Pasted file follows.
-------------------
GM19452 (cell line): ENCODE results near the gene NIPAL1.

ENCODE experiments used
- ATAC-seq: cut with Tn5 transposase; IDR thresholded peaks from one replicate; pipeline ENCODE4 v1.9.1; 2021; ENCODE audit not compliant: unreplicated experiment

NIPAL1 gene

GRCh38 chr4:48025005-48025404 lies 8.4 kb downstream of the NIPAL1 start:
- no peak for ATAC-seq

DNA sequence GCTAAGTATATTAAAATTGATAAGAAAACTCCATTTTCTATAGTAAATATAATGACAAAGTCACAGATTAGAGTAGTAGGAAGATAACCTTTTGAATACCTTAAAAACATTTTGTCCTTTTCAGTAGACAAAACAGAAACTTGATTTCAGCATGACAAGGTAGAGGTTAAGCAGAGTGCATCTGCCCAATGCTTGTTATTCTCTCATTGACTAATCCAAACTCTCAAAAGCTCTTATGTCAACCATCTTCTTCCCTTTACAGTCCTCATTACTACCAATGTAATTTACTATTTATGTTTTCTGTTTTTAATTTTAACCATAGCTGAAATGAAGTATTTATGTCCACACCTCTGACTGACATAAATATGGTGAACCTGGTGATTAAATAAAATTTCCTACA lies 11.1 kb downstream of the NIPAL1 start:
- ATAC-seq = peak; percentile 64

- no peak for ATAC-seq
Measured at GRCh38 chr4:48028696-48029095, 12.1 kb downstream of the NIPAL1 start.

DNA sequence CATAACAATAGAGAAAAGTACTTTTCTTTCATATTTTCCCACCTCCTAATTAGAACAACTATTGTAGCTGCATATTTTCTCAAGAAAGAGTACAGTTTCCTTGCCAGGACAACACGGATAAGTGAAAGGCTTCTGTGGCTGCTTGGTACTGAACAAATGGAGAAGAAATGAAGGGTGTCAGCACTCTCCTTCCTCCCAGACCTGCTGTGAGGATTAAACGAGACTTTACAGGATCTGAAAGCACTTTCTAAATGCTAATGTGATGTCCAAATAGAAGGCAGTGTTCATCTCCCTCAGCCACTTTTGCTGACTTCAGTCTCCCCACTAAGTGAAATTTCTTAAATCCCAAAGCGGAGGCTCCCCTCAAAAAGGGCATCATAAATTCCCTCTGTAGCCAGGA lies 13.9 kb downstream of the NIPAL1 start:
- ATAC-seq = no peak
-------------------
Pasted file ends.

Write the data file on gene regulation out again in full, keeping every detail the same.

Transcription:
GM19452 (cell line): ENCODE results near the gene NIPAL1.

ENCODE experiments used
- ATAC-seq: cut with Tn5 transposase; IDR thresholded peaks from one replicate; pipeline ENCODE4 v1.9.1; 2021; ENCODE audit not compliant: unreplicated experiment

NIPAL1 gene

GRCh38 chr4:48025005-48025404 lies 8.4 kb downstream of the NIPAL1 start:
- no peak for ATAC-seq

DNA sequence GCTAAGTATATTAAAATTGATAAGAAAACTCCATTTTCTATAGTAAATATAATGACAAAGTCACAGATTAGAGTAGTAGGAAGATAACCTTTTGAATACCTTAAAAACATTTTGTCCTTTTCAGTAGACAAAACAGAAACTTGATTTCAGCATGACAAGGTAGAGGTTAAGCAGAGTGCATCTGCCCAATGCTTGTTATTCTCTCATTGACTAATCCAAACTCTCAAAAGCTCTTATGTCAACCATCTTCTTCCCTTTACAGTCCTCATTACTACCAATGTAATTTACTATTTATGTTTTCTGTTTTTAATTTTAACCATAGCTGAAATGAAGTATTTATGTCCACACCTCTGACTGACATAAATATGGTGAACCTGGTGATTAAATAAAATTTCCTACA lies 11.1 kb downstream of the NIPAL1 start:
- ATAC-seq = peak; percentile 64

- no peak for ATAC-seq
Measured at GRCh38 chr4:48028696-48029095, 12.1 kb downstream of the NIPAL1 start.

DNA sequence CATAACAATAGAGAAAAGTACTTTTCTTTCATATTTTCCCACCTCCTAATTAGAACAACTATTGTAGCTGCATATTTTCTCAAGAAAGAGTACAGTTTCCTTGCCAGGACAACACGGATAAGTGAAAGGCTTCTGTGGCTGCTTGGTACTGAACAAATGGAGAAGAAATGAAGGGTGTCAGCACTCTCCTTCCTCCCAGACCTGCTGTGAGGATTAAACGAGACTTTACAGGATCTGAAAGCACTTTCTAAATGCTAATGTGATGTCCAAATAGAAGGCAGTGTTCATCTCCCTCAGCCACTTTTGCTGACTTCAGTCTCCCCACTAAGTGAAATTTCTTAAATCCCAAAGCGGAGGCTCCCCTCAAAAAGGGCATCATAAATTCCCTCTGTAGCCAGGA lies 13.9 kb downstream of the NIPAL1 start:
- ATAC-seq = no peak